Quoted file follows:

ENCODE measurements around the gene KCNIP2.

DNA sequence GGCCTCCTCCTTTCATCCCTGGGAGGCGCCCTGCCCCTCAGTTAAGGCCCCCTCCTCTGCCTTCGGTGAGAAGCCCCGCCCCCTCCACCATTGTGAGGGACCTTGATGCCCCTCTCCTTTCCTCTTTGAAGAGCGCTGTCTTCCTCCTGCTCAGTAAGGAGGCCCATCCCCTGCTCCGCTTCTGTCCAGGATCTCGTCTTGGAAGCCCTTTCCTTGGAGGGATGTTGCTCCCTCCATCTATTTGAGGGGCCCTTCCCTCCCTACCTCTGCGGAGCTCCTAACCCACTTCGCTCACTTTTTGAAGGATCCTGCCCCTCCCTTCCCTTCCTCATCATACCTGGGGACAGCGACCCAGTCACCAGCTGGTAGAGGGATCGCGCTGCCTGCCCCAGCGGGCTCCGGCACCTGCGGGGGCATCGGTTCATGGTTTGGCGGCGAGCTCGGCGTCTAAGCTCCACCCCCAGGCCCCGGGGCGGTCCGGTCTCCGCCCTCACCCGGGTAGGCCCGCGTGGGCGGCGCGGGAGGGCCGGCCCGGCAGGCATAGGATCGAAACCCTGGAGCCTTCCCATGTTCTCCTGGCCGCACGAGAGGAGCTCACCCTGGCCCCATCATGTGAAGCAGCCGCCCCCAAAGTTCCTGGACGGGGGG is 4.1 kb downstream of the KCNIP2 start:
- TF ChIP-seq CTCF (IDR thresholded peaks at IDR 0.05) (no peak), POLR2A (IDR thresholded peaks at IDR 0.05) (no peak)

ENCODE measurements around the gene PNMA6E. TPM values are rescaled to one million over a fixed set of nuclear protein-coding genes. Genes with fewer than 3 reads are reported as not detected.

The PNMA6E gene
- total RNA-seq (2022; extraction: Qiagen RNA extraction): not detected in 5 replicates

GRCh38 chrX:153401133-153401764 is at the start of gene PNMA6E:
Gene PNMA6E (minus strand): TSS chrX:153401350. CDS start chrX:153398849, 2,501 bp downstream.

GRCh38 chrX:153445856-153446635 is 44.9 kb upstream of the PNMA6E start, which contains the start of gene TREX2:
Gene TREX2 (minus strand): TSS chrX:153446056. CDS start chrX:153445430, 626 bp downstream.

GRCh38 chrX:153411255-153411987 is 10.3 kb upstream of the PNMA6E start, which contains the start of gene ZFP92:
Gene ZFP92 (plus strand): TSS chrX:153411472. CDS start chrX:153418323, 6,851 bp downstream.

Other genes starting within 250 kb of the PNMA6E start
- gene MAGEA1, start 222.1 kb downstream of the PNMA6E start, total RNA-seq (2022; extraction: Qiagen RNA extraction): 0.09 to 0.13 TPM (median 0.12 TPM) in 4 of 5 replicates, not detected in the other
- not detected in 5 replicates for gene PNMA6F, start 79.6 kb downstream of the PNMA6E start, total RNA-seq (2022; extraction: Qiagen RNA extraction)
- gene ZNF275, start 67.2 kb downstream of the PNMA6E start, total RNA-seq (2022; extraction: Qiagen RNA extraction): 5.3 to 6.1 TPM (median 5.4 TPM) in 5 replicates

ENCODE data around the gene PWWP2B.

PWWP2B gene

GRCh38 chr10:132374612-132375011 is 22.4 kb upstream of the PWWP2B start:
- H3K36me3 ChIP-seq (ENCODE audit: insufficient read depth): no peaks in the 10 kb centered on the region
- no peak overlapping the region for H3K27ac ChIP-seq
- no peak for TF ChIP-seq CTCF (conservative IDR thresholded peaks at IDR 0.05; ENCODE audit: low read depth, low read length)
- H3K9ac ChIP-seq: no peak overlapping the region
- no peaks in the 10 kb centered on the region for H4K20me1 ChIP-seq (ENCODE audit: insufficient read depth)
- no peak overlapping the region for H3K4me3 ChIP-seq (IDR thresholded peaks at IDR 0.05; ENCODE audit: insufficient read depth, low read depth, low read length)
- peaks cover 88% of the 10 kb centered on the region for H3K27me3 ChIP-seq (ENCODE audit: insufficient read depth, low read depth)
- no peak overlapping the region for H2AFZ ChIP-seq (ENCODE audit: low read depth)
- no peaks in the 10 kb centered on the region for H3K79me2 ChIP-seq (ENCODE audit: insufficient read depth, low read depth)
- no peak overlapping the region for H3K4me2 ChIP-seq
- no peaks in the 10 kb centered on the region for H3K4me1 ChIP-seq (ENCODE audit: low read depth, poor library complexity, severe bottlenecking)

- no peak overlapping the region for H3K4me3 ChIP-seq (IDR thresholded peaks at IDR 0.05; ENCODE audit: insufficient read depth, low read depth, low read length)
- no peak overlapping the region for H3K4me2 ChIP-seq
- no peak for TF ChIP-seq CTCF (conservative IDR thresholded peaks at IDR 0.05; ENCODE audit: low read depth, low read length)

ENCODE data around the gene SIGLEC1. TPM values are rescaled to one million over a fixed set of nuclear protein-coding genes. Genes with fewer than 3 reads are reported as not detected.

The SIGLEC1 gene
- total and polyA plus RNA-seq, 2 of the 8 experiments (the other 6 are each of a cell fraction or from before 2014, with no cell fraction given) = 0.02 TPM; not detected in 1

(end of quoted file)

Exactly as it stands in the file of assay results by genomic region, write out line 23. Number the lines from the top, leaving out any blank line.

- H3K9ac ChIP-seq: no peak overlapping the region